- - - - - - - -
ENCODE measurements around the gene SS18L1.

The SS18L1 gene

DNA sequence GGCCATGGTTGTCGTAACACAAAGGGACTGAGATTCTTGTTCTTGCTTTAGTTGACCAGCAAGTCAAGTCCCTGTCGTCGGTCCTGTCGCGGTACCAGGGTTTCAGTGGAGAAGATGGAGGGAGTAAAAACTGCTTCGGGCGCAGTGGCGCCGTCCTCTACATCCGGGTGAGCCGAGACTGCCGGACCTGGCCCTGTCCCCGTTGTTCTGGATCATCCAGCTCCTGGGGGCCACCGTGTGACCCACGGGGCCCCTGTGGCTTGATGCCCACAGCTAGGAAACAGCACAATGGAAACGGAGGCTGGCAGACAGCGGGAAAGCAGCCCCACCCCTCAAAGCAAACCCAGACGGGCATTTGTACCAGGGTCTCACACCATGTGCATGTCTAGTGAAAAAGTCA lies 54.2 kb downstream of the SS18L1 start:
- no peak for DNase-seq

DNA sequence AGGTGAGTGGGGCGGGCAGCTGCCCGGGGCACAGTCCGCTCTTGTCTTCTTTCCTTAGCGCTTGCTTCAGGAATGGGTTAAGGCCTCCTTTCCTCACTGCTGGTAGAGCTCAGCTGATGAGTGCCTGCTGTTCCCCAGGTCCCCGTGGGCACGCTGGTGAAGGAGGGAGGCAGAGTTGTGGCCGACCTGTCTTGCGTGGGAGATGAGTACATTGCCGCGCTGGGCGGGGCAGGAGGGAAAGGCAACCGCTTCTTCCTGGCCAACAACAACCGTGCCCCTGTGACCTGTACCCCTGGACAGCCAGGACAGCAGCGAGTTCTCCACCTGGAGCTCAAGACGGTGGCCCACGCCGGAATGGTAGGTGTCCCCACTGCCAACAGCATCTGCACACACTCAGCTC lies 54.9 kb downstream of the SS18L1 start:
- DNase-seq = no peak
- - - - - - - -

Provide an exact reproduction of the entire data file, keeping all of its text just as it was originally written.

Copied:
ENCODE measurements around the gene SS18L1.

The SS18L1 gene

DNA sequence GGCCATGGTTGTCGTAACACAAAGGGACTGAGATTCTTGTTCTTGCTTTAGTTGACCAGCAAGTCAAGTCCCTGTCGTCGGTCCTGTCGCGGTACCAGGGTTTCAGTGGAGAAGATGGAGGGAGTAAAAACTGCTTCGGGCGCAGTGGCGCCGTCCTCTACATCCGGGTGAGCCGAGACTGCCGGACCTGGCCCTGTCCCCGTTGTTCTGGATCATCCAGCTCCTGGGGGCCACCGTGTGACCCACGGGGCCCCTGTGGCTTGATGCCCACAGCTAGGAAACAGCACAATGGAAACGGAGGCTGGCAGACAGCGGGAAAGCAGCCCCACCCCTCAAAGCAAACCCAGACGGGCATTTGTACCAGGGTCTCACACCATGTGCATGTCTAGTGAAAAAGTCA lies 54.2 kb downstream of the SS18L1 start:
- no peak for DNase-seq

DNA sequence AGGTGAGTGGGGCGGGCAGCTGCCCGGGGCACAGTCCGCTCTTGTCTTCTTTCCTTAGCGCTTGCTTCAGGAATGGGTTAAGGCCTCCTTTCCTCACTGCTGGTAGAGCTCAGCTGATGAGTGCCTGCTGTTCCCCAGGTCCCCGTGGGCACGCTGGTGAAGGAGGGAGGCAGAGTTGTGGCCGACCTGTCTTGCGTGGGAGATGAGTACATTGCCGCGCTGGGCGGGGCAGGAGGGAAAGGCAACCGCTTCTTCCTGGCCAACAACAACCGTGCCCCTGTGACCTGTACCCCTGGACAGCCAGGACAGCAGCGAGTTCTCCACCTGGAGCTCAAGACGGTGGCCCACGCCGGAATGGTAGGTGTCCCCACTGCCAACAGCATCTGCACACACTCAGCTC lies 54.9 kb downstream of the SS18L1 start:
- DNase-seq = no peak